DES MOINES, Iowa – John Kerry (search), battling in a Democratic nomination contest too close to call, held an emotional campaign trail reunion Saturday with a fellow serviceman he rescued 35 years ago in Vietnam.
"He could have been shot and killed at any time," Jim Rassmann (search) said at a subsequent campaign rally. "I figure I owe him my life."
The retired Los Angeles police officer's remarks came shortly after he and Kerry reunited with a teary embrace arranged by Kerry's campaign staff after Rassmann telephoned from his Oregon home Friday and said he wanted to help Kerry.
"I wrote you in '84," Rassmann told Kerry as they hugged.
"I never got it," said Kerry.
The Massachusetts senator's staff said the two had not talked since 1969 when Kerry, skipper of a river patrol boat, was retreating under fire with a group of other boats when he noticed someone in the water, reversed course and fished a wounded Rassmann from the water.
Kerry was awarded the Bronze Star (search) for his actions.
"I'm very emotional about this," said Kerry after the two met at a community center. "I'm very touched. I never thought I'd see the guy again. I'm amazed."
Rassmann said he's a registered Republican, but plans to vote for Kerry.
Kerry's staff said they did not tell the senator of the impending meeting until a few hours before it happened, even though they had been working out details since receiving Rassmann's call Friday.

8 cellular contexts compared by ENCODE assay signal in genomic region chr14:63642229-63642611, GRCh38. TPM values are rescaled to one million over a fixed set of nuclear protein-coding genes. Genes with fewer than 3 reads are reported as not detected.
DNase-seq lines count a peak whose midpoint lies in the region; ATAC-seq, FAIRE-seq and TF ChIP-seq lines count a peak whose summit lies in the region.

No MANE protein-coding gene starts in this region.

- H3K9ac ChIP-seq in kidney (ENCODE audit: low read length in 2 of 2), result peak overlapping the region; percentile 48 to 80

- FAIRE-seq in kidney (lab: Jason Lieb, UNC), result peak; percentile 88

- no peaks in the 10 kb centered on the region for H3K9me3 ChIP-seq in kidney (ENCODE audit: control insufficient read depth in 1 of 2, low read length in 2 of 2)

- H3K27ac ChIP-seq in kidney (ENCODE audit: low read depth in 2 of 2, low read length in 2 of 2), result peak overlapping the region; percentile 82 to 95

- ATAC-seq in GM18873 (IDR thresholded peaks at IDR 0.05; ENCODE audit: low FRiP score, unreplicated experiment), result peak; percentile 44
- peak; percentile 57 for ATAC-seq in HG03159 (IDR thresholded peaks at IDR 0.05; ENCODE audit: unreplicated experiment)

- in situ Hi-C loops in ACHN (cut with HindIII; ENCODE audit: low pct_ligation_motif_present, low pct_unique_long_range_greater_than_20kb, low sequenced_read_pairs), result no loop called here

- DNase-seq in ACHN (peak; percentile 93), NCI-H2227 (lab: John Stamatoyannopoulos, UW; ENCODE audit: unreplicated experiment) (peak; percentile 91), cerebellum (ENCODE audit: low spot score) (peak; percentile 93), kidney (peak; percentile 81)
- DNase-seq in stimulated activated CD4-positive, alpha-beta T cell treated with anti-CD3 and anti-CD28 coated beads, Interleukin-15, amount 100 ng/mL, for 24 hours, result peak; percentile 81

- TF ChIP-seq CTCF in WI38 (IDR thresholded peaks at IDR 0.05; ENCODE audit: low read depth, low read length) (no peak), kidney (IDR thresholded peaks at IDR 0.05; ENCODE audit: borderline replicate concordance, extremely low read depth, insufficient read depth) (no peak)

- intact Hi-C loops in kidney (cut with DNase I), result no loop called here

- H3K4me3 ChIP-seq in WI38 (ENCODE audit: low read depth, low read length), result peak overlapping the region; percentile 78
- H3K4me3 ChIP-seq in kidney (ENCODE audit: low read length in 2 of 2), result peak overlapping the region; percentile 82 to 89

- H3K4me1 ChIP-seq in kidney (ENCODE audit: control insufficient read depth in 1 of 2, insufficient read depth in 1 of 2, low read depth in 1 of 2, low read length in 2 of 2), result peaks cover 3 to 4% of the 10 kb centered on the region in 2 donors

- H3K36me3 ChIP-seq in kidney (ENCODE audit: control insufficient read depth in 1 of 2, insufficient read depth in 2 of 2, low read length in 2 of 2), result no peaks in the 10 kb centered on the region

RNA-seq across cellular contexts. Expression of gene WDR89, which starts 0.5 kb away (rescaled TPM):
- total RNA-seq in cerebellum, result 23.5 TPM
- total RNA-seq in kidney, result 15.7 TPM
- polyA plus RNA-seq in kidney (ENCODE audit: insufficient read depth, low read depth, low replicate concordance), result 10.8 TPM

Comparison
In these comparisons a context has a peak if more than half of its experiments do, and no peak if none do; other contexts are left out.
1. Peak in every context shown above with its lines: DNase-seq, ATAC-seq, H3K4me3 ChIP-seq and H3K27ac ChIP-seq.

Kerry scrapped an appearance at a multi-candidate event to make the appearance with Rassmann.
The day began with Kerry on the defense about his foreign policies and accusing rivals for the Democratic nomination of dampen his momentum in Iowa with a "smear effort."
Two other candidates, Howard Dean (search) and Dick Gephardt (search), circulated to reporters on Friday comments Kerry made five years ago indicating he would drastically scale back the U.S. Department of Agriculture and revamp farm subsidies. Iowa is dominated by farming, and politicians of all stripes here support subsidy programs.
Kerry said Saturday he would push to revamp subsidies but wouldn't eliminate them.
"It's obvious that my campaign is moving because two of the other candidates have chosen in the last few days to engage in a smear effort on my farm policies," he told supporters.
Warning that criticism of the campaign will grow with his standing in the polls, he said, "Prepare yourself for the politics of fear."
Kerry said he has long argued for targeting subsidy payments to smaller family-style operations, trimming back payments to large corporate farmers. He said that roughly 60 percent of subsidy payments go to roughly 10 percent of the nation's farmers.
"Something is wrong when you spend $225 billion over 20 years for farm subsidies and you lose 274,000 farmers," he said. "Last year, Iowa lost 2,500 farmers."
Kerry has been endorsed by Iowa Agriculture Secretary Patty Judge, who defended his record on farming.
Kerry said his farm program would give farmers a better chance to make money in the marketplace.
"Farmers in Iowa don't want to be paid in the mailbox," he said. "They want to be paid in the marketplace."
In a conference call with precinct captains, Kerry rallied an organizational effort to turn his backers out for caucuses Monday.
"It's going to come down to the ground war, the operation on the ground," he said. "You are the troops."